- Do I need to plan my estate if I don’t have children? - The importance of a Will and planning for the future is often discussed when you have children, but if you do not have children, do you still need to plan your estate?
- No fault divorce - The current divorce law, which has been in place for almost 50 years, requires couples looking to divorce without two years of separation to file for a ‘fault-based’ divorce.
The Law on Pre-Nuptial Agreements
A pre-nuptial agreement is a written agreement entered into by parties prior to or in contemplation of their marriage. At present pre-nuptial agreements are not legally binding in English law although this may change in the future. Following recent case law the existence of a pre-nuptial agreement is recognised as an important factor by the courts in the event of a divorce.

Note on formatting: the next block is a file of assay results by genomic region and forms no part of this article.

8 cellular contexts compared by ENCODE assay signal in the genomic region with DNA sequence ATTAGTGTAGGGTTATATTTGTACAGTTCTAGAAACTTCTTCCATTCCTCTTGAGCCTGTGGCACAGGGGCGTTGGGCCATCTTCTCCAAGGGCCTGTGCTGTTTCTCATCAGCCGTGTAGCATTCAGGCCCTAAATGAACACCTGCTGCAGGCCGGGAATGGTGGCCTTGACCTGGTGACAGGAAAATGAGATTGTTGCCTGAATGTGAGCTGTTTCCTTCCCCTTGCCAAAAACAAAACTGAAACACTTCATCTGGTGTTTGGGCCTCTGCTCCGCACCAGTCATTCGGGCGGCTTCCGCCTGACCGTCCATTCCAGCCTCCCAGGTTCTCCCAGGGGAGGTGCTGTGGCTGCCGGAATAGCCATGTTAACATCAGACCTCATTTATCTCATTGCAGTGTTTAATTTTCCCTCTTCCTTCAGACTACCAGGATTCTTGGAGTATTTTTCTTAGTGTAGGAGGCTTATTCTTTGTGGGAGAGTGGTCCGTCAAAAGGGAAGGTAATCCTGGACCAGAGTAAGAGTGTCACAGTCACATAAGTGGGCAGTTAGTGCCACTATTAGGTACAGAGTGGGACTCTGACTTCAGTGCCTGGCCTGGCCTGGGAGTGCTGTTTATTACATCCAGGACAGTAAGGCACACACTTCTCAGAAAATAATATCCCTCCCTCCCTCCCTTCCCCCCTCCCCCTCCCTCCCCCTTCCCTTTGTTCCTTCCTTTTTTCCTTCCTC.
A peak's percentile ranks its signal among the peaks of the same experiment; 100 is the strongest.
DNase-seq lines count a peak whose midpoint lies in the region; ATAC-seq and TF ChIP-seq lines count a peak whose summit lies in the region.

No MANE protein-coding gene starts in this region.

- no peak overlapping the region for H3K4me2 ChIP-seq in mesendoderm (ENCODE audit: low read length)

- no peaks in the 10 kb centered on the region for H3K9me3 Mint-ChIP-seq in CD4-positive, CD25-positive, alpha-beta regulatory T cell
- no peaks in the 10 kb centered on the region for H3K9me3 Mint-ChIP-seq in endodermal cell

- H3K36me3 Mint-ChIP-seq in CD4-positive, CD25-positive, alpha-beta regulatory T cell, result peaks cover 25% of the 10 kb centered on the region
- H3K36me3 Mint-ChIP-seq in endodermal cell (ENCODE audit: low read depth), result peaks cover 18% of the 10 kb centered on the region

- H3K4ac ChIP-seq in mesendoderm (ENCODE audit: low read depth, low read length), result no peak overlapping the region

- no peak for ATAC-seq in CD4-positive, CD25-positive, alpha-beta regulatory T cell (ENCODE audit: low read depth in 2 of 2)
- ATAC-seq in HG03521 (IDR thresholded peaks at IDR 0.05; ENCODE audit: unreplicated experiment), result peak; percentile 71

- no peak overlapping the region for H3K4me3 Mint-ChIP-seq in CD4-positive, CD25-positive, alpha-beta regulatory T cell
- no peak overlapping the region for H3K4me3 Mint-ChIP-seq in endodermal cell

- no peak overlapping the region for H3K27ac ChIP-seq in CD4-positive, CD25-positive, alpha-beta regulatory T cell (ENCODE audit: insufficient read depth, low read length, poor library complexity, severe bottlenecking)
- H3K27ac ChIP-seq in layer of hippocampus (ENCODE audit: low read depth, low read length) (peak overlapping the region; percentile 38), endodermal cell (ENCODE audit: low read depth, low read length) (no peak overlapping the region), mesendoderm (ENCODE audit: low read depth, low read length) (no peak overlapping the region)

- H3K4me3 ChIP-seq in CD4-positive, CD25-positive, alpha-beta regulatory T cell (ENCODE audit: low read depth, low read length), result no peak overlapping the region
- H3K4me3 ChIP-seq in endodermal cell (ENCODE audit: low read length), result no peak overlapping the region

A pre-nuptial agreement is more likely to carry weight with the court in a relatively short marriage or where the parties have kept their assets separated. It is less likely to carry weight where there have been a number of intervening events such as the birth of a child, ill health or a change in financial circumstances.
In order to make the pre-nuptial agreement effective it is important that certain formalities are complied with. It is recommended that the agreement is entered into at least 21 days before the marriage. There should be mutual and comprehensive financial disclosure between the parties of their respective assets and income. Both parties should take independent legal advice before entering into the agreement.
How to fund a pre-nuptial agreement
We offer a fixed quote for prenuptial agreements based on completion of the case.